Ignacio Berroa spent ten years as Dizzy Gillespie's drummer — a hiring milestone for the superstar musician who had long the Jazz Kitchen,  Gillespie didn't engage him to play Latin percussion, but to be the sole man behind the trap set driving his band no matter what the musical idiom. Ignacio Berroa focuses fruitfully at the Jazz Kitchen. cultivated the fusion of Cuban music and bebop. As Berroa put it plainly Wednesday night when he brought his Cubop Quintet to In its short first set as part of the 2017 Indy Jazz Fest, the quintet sailed through a half-dozen tunes associated with Gillespie, who came into his own with the birth of bebop in the 1940s and remained active until shortly before his death in 1993. Near the end, as was clear in a Clowes Hall appearance I reviewed for the Indianapolis Star, he had next to no breath support for the instrument on which he remains one of the handful of major innovators. The 19-year-old Indianapolis festival has taken note of th

The President Addresses the UN General Assembly, the world gasps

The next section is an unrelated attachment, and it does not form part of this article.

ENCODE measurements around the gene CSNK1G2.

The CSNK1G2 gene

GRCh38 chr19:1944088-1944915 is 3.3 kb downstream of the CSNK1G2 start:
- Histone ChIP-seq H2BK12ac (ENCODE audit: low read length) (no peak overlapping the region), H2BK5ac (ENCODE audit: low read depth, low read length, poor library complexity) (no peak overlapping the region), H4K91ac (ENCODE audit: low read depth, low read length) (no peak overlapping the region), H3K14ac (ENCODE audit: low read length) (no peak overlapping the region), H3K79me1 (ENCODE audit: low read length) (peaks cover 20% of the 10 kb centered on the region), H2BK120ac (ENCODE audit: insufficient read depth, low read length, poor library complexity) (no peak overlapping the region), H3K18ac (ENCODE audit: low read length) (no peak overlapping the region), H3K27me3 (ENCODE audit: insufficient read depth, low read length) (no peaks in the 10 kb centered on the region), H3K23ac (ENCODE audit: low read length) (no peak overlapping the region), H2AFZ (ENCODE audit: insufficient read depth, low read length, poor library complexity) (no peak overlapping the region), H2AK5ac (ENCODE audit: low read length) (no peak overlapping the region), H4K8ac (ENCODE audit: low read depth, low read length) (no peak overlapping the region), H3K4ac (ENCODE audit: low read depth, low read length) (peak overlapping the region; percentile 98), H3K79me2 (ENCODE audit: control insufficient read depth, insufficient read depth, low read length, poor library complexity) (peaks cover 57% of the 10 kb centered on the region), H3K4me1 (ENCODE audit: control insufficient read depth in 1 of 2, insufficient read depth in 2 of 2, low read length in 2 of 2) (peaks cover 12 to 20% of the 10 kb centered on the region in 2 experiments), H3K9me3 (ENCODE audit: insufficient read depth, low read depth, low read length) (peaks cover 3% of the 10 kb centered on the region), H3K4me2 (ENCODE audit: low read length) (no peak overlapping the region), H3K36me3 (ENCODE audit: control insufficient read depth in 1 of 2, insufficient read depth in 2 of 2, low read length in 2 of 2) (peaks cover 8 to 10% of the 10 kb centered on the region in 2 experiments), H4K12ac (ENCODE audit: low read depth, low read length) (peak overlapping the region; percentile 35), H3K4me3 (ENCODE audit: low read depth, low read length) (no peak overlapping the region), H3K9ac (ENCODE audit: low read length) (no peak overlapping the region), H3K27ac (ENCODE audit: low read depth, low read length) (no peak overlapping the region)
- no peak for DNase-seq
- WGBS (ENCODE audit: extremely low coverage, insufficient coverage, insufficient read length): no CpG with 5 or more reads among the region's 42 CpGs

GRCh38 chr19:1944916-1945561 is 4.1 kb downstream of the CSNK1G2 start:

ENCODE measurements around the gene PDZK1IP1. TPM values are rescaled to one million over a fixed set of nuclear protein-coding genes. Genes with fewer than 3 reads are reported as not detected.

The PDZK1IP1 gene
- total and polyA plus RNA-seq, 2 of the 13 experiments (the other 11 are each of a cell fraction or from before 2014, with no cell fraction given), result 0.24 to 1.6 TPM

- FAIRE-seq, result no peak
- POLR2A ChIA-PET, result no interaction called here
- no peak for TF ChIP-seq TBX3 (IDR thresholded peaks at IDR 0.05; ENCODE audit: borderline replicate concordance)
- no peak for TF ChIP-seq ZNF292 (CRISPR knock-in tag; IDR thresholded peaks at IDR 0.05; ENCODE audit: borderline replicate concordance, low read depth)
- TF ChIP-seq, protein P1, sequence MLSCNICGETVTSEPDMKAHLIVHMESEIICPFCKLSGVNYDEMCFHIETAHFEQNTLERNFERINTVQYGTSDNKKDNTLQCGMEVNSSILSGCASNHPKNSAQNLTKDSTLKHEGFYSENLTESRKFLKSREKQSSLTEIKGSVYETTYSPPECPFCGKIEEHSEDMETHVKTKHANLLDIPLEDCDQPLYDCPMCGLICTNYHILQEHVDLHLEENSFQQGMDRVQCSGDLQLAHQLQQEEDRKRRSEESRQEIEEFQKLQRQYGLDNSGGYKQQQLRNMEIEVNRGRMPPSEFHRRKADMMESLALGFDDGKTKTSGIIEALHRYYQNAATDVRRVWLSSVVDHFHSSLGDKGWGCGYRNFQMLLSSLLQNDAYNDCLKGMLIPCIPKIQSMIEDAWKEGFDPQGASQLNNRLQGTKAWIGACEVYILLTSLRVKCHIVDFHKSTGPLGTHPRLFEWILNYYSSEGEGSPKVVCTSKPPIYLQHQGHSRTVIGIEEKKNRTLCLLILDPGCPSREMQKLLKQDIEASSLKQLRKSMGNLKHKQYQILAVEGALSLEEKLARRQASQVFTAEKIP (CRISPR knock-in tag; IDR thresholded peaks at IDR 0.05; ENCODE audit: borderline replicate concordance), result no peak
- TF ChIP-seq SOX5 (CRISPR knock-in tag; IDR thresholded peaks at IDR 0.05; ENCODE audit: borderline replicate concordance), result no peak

I've used this tune before, but it really fits well in responding to Donald Trump's blustering address to the United Nations the other day. To be sure, there's a bad moon rising.

Randy Brecker: Indy Jazz Fest welcomes back to Naptown a durable trumpeter-bandleader-composer

Randy Brecker and I are contemporaries, so it was a coincidental boost to my mental hold on youth to appreciate how robust a Portrait time at the Jazz Kitchen: Kenny Phelps (from left), Rob Dixon, Randy Brecker, Nick Tucker, and Steve Allee. trumpeter he remains after decades before the public. The trumpeter turns 72 at the end of November; I dialed up that number on Sunday at the Jazz Kitchen , where Brecker was the Indy Jazz Fest' s guest star with a band of local all-stars known as the Indianapolis Jazz Collective. A clever composer with a puckish sense of humor, Brecker opened his first set leading the quintet through his "There's a Mingus Amonk Us," the punning title reflecting inspiration from 20th-century jazz titans Charles Mingus and Thelonious Monk. Both the bassist and the pianist were highly influential to jazzmen during the formative years of Randy and his brother Michael, a powerful tenor saxophonist who died 10 years ago. The tune starts out

Dr. Lonnie Smith heats up the Jazz Kitchen to complement the current weather's warming trend